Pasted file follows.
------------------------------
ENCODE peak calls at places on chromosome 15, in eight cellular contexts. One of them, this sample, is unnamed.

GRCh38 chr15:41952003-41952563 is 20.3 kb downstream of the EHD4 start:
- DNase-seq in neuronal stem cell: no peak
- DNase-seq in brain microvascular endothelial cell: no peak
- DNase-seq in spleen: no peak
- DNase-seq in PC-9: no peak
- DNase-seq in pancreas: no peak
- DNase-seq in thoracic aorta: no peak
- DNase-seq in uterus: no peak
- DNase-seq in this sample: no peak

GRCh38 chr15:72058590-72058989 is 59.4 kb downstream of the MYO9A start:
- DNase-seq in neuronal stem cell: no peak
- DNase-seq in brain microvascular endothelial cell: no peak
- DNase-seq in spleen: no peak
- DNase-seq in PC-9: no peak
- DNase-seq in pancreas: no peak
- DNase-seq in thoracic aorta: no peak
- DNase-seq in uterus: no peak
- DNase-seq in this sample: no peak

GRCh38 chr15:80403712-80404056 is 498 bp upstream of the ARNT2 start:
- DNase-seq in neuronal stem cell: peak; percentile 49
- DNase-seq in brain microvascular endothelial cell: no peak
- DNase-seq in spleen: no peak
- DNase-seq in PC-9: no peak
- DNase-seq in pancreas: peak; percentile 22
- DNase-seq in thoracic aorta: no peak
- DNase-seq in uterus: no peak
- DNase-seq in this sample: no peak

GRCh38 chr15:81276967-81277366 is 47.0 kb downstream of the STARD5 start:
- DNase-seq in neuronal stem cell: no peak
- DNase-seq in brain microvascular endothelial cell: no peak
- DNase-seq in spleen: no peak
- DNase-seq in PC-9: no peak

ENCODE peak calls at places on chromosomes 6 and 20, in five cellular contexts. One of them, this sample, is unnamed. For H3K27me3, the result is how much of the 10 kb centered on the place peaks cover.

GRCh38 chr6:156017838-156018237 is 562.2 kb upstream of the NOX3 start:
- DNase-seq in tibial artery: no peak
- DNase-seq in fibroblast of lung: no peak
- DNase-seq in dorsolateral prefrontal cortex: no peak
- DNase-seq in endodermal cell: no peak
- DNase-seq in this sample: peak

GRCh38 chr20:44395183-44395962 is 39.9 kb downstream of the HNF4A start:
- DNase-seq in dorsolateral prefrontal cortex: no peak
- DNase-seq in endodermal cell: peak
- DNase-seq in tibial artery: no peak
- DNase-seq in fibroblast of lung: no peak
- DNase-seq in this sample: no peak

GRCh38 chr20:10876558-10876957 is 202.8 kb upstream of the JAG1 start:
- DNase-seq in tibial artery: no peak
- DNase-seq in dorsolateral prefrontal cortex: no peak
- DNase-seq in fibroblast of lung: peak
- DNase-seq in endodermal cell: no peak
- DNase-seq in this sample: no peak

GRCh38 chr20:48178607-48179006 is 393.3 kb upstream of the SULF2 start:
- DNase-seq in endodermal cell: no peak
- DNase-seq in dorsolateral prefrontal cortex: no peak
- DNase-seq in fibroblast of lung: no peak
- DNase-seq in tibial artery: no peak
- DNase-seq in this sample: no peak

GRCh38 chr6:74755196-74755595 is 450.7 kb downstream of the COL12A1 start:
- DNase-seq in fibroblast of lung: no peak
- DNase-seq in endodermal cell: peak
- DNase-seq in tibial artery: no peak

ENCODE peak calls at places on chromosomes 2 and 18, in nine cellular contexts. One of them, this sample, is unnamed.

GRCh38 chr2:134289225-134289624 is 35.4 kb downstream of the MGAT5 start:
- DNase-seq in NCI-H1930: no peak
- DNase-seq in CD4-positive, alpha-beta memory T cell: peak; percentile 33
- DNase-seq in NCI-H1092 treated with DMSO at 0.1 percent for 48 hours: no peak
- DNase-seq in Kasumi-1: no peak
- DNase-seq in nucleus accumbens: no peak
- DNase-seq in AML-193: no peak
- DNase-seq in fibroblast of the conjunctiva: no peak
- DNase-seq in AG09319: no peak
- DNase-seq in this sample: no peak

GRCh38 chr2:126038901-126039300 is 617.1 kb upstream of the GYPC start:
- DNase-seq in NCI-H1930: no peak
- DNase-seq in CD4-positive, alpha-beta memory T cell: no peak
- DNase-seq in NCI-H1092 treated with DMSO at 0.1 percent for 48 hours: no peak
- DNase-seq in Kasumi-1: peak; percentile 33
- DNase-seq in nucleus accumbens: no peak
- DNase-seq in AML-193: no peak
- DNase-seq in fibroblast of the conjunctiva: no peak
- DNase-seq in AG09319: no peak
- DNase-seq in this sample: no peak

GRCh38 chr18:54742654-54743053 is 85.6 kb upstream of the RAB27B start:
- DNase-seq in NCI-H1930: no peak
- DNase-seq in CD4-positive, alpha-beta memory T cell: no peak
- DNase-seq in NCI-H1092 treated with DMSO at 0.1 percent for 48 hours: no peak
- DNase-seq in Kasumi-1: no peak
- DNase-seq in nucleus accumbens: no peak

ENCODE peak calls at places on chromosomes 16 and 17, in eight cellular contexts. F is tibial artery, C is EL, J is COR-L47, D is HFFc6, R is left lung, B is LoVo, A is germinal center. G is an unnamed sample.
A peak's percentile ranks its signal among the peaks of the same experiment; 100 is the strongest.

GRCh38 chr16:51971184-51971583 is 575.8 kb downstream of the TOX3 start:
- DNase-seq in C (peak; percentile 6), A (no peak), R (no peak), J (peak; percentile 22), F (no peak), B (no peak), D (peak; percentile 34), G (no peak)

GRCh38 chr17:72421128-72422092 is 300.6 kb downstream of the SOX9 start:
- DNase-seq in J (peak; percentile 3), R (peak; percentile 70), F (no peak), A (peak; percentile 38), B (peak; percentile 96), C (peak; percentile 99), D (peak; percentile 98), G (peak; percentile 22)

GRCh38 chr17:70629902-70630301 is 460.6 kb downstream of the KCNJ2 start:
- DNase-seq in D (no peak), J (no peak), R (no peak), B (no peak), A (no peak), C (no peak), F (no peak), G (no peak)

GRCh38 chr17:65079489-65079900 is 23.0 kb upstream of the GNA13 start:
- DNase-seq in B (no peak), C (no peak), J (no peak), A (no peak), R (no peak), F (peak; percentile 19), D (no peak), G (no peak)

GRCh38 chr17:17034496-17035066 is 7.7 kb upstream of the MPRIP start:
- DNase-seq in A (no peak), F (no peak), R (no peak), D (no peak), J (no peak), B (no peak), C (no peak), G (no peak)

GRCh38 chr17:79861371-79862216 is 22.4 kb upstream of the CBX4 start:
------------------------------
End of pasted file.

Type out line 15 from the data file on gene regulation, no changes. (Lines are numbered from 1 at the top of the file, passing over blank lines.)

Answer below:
- DNase-seq in PC-9: no peak